To hear the full interview, click here.
For more resources from Peter Fisher and the Iowa Fiscal Partnership about TIF, click here.
Even though Social Security is about one-fifth of the U.S. budget, it does not add to deficits because of the way it is funded.
Hear IPP’s David Osterberg discuss Social Security on “The Devine Intervention” radio show with Michael Devine, 1400-AM KVFD Fort Dodge.
There is much misunderstanding routinely presented about Social Security and its impact on federal deficits. Some portray it as a problem; in fact, Social Security not only does not add to deficits, but supports millions of Americans and, thus, the economy. Consider these points from the Center on Budget and Policy Priorities (CBPP) and the Economic Policy Institute (EPI):
Social Security keeps 21 million Americans out of poverty
Social Security benefits play a vital role in reducing poverty. Without Social Security, 21.4 million more Americans would be poor, according to the latest available Census data (for 2011). Although most of those whom Social Security keeps out of poverty are elderly, nearly a third are under age 65, including 1.1 million children.
—157,000 fewer elderly poor
—Without Social Security, 47.3 percent
of elderly would be in poverty; with it, only 5.6 percent
—Beneficiaries: 592,000 in Iowa
, including 435,929 age 65 and older, 130,205 ages 18-64, and 25,866 under age 18. (Table 3)
Social Security is a fifth of the U.S. budget …
: Another 20 percent of the budget, or $731 billion, paid for Social Security, which provided retirement benefits averaging $1,229 per month to 35.6 million retired workers in December 2011. Social Security also provided benefits to 2.9 million spouses and children of retired workers, 6.3 million surviving children and spouses of deceased workers, and 10.6 million disabled workers and their eligible dependents in December 2011.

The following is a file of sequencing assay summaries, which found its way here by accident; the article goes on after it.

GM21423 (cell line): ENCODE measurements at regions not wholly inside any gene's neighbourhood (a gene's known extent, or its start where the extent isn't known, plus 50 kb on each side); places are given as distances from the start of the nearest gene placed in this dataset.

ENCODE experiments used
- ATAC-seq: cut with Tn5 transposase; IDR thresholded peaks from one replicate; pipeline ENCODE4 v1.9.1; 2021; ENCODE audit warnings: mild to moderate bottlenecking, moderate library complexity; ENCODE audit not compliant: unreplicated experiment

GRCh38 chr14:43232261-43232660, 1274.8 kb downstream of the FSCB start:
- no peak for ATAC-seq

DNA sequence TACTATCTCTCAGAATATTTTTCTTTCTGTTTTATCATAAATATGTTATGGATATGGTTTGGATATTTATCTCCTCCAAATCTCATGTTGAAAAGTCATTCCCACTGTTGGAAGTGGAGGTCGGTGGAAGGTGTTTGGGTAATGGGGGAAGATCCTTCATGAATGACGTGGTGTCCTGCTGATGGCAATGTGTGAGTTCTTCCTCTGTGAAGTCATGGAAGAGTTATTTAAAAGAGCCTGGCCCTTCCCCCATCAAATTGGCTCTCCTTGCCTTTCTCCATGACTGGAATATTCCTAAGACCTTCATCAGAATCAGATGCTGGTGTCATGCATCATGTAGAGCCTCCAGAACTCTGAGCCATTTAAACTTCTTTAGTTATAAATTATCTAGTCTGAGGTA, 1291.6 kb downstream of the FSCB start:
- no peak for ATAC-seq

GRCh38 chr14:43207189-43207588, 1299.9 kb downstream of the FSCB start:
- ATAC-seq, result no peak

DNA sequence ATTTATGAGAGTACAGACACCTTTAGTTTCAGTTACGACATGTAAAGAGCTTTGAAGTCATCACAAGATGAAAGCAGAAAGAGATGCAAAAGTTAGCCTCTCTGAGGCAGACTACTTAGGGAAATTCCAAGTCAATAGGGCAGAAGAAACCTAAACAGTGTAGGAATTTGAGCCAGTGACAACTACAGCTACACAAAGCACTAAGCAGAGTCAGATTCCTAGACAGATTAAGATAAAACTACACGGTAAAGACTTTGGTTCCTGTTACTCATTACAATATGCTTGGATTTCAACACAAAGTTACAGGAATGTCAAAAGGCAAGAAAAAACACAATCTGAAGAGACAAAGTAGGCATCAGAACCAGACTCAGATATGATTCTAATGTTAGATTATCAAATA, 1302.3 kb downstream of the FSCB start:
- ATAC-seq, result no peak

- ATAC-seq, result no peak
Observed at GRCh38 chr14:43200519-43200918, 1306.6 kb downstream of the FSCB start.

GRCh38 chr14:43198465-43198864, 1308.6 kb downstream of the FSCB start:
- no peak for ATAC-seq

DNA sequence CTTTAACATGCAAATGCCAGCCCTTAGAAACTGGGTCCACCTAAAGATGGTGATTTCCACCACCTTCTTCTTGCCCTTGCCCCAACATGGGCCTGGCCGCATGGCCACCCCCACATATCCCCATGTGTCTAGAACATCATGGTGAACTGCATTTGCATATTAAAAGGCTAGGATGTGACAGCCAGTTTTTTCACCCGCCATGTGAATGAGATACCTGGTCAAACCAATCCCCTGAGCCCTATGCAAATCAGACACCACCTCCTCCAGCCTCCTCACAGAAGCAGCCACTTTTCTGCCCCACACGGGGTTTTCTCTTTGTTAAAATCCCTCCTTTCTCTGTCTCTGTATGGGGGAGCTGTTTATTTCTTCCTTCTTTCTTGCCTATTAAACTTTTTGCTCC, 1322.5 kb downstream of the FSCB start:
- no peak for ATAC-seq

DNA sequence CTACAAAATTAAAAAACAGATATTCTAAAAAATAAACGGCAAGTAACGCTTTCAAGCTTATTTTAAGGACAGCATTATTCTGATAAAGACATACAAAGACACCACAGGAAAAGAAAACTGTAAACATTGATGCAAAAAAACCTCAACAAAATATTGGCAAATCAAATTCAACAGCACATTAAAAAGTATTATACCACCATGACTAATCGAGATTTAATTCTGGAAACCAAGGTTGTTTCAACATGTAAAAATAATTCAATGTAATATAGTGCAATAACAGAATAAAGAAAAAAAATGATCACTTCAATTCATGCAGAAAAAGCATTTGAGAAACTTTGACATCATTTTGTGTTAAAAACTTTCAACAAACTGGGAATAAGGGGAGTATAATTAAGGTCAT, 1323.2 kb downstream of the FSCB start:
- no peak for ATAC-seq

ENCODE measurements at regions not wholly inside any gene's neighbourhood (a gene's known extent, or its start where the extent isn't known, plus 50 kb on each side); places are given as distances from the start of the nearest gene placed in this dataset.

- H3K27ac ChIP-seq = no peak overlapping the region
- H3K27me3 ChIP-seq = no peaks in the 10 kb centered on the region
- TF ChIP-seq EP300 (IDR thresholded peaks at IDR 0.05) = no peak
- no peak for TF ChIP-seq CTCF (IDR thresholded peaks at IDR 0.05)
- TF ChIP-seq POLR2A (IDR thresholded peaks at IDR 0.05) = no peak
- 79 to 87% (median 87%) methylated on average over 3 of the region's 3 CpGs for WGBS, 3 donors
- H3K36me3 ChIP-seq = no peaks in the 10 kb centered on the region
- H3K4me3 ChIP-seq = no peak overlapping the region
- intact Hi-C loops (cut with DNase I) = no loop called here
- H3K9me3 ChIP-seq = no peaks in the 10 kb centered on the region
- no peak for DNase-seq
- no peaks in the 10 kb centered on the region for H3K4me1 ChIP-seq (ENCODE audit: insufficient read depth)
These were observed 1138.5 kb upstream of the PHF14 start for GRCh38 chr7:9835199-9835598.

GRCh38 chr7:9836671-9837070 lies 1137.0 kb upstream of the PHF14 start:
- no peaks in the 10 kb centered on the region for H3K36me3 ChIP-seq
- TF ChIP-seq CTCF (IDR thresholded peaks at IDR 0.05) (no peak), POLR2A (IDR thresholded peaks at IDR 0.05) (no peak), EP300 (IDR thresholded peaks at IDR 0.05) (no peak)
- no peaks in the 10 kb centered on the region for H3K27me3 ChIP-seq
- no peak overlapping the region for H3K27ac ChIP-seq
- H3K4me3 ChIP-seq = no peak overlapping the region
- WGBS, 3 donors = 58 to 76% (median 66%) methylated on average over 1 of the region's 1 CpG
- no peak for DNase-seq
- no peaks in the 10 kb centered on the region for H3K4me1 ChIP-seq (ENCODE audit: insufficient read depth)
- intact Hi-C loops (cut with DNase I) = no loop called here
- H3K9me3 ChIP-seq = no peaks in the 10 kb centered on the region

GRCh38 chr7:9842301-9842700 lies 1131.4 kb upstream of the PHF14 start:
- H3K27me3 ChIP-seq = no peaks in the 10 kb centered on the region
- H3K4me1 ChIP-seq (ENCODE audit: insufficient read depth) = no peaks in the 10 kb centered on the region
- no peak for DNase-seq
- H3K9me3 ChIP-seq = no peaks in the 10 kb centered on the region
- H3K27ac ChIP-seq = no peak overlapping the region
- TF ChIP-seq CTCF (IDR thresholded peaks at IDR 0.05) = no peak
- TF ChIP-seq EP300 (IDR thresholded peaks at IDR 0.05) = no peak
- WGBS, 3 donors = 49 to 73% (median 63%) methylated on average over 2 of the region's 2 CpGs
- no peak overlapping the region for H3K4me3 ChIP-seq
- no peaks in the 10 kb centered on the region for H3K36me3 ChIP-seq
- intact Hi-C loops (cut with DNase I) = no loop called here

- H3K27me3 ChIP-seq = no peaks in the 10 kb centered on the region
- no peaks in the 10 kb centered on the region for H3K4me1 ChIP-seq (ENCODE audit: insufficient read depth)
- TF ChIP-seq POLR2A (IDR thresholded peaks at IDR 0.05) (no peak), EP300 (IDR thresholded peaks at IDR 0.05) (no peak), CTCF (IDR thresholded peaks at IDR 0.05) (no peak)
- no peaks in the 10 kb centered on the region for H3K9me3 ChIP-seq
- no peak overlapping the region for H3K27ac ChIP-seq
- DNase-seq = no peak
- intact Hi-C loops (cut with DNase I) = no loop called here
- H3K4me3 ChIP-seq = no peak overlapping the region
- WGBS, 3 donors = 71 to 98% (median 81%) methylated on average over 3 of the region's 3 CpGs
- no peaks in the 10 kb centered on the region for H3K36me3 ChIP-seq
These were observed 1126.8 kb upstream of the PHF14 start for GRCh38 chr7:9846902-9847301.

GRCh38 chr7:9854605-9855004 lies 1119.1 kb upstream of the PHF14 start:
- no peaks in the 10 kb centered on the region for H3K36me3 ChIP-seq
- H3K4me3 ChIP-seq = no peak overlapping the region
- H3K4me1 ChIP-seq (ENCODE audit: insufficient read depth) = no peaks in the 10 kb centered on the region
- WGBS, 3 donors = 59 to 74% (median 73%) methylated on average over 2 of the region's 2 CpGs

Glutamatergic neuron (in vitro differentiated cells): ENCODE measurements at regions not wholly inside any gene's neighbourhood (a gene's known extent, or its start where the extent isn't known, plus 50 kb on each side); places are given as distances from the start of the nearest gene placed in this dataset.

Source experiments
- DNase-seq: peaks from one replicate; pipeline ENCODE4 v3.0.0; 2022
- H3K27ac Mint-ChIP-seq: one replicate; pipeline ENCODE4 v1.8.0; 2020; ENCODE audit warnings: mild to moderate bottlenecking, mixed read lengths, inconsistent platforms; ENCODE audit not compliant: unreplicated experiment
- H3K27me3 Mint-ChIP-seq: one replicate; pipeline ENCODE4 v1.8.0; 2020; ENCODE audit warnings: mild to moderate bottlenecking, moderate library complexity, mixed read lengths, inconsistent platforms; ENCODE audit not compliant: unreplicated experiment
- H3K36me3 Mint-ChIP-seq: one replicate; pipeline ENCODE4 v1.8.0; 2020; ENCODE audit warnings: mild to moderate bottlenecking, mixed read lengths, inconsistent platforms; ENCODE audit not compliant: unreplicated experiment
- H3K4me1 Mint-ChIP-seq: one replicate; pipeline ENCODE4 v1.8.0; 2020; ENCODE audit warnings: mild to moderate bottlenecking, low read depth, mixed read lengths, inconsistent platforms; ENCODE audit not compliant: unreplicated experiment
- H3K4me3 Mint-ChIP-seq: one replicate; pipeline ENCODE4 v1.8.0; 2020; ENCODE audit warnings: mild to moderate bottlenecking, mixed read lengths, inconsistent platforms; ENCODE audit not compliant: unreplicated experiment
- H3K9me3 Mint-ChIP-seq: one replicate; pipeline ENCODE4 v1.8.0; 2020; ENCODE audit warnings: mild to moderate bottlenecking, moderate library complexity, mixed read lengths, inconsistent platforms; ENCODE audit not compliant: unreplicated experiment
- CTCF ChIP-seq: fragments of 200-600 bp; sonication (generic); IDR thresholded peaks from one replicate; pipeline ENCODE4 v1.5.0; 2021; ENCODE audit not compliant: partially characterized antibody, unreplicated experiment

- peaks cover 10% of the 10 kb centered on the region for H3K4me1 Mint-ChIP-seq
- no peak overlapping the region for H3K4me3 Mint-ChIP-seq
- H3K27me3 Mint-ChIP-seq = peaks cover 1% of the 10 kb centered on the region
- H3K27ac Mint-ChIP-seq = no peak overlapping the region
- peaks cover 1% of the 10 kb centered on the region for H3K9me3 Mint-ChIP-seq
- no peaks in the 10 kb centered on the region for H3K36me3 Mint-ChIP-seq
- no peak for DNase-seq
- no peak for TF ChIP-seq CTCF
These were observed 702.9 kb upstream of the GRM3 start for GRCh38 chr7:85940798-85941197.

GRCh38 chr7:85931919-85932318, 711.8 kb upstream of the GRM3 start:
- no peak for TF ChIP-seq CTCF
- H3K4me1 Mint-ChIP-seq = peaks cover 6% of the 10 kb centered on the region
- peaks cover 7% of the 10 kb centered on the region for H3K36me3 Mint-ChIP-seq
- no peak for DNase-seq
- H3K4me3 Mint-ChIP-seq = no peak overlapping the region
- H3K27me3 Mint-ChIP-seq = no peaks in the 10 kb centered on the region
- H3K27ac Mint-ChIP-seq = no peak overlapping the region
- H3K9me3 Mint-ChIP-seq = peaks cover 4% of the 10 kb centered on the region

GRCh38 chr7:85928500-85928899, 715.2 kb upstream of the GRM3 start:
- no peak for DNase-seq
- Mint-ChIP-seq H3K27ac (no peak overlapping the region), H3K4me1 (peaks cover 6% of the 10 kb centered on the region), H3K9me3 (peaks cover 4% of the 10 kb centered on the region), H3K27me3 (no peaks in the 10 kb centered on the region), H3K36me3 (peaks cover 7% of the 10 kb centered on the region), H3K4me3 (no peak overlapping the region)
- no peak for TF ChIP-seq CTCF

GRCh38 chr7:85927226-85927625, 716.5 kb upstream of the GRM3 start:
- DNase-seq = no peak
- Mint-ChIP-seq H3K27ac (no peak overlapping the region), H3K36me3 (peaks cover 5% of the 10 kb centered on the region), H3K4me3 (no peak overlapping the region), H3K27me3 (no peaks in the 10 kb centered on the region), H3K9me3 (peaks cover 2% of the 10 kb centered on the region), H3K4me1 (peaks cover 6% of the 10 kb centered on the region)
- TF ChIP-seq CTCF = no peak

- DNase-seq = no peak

… but it is not driving the deficit …
Social Security can only spend what it receives in tax revenues and has accumulated in its trust fund from past surpluses and interest earnings. It cannot add to the deficit if the trust fund is exhausted because the law prohibits it from borrowing
(if current revenues and savings in the trust fund are not sufficient to pay promised benefits, these have to be cut). Though modest changes will be needed to put Social Security in balance over the 75-year planning period, the projected shortfall is less than 1% of gross domestic product (GDP). …
… and it helps to finance the debt.
Money that the federal government borrows from the public or from Social Security is used to finance the ongoing operations of the government in the same way that money deposited in a bank is used to finance spending by consumers and businesses. In neither case does this represent a “raid” or misuse of the funds. The bank depositor will get his or her money back when needed, and so will the Social Security trust funds.
Thank you to CBPP and EPI for offering important resources to the public on these issues. See links above.
Posted by Mike Owen, Assistant Director